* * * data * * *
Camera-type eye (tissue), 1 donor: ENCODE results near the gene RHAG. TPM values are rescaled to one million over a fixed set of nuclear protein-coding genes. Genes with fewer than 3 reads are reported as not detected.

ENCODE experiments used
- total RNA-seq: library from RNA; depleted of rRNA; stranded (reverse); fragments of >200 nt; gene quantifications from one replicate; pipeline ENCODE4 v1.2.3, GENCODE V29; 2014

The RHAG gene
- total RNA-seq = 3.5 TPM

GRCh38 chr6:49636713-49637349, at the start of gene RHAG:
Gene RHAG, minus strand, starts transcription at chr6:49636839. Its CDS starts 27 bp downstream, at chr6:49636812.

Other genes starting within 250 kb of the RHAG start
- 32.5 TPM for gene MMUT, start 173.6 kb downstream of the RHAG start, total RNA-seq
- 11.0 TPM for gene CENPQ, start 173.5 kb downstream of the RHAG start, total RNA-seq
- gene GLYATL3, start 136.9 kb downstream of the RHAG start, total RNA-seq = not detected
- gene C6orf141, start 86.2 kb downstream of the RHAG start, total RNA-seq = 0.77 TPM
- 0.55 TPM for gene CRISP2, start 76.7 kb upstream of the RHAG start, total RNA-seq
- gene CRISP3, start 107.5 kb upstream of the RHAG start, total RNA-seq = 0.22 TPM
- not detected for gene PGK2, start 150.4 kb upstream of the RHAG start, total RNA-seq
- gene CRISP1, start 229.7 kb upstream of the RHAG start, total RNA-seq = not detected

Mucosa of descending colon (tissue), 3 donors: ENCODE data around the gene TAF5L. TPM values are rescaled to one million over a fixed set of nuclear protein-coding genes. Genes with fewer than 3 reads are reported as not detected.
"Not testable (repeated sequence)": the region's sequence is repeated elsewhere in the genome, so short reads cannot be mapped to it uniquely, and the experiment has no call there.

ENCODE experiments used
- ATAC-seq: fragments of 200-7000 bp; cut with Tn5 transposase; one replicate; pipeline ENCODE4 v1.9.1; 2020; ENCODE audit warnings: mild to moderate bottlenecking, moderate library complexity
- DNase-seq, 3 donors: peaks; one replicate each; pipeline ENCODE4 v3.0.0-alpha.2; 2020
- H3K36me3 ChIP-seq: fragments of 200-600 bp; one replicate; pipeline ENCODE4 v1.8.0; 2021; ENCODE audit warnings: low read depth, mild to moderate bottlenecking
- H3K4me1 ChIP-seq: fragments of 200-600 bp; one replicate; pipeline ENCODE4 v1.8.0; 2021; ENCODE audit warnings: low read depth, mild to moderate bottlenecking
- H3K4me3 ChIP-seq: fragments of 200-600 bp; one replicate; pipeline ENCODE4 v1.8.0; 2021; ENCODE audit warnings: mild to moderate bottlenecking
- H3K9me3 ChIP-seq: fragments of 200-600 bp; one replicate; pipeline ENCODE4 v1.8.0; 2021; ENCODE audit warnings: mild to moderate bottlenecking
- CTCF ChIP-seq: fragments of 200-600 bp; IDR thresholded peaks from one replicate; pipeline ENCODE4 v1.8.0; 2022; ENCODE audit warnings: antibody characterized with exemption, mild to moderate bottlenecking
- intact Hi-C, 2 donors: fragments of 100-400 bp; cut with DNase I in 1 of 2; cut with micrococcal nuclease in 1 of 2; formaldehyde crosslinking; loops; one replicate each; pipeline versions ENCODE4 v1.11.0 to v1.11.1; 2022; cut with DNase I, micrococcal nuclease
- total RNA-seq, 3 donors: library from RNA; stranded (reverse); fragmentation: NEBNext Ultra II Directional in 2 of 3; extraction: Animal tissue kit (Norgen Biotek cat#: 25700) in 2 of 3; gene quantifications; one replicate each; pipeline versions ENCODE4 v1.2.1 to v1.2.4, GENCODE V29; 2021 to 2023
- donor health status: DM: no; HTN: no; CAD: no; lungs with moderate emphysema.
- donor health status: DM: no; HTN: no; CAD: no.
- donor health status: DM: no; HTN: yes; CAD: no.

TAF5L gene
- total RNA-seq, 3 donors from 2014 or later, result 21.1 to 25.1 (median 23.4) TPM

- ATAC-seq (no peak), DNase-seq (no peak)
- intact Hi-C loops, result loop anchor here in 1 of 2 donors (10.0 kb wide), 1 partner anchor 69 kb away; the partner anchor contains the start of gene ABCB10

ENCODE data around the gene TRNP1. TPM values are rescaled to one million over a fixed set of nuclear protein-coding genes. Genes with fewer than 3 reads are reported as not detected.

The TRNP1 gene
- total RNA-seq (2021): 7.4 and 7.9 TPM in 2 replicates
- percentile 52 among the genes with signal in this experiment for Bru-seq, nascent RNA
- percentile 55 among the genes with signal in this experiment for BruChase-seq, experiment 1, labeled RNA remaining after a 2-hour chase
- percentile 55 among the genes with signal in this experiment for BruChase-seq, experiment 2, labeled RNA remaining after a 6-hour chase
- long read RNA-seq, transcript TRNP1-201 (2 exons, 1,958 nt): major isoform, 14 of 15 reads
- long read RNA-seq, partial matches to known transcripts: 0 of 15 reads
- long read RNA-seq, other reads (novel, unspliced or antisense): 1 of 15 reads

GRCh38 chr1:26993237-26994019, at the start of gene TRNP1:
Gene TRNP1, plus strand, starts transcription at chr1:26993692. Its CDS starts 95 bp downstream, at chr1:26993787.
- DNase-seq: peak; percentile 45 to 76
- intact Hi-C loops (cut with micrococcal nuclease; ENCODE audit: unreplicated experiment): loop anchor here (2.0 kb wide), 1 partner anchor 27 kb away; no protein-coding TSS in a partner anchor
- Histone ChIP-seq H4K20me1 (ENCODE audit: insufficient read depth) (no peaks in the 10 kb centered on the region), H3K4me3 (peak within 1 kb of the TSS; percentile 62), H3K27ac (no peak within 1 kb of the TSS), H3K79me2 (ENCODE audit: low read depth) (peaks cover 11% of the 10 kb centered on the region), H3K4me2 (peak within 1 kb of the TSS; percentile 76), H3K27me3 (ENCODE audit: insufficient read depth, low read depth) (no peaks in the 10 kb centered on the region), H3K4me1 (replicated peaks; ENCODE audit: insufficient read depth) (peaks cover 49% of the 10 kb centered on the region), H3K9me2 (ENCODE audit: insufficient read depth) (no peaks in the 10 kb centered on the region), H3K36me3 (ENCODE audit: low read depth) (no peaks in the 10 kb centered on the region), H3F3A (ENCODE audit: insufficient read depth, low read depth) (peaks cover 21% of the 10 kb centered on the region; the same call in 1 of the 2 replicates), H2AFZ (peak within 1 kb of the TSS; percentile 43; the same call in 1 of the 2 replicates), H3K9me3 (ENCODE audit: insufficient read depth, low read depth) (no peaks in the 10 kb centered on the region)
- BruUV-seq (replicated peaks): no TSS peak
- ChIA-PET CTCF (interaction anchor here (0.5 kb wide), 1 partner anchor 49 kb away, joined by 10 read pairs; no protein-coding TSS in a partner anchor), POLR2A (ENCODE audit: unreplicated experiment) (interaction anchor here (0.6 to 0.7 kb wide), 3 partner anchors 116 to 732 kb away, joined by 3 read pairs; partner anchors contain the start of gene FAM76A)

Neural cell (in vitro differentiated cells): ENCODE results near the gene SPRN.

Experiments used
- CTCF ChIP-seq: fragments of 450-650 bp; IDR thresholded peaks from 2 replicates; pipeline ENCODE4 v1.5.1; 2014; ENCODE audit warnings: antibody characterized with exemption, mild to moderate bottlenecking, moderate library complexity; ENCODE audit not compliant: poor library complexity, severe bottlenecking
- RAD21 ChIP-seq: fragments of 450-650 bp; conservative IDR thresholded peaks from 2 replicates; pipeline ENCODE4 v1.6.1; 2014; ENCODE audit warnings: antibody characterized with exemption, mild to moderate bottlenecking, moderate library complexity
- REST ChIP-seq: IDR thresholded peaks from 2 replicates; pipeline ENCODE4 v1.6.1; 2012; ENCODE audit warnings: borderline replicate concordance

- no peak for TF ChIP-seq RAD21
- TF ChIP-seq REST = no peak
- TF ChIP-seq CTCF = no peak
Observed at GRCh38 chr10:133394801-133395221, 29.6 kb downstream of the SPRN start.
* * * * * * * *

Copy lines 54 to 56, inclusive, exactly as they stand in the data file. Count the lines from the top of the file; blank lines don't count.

- CTCF ChIP-seq: fragments of 450-650 bp; IDR thresholded peaks from 2 replicates; pipeline ENCODE4 v1.5.1; 2014; ENCODE audit warnings: antibody characterized with exemption, mild to moderate bottlenecking, moderate library complexity; ENCODE audit not compliant: poor library complexity, severe bottlenecking
- RAD21 ChIP-seq: fragments of 450-650 bp; conservative IDR thresholded peaks from 2 replicates; pipeline ENCODE4 v1.6.1; 2014; ENCODE audit warnings: antibody characterized with exemption, mild to moderate bottlenecking, moderate library complexity
- REST ChIP-seq: IDR thresholded peaks from 2 replicates; pipeline ENCODE4 v1.6.1; 2012; ENCODE audit warnings: borderline replicate concordance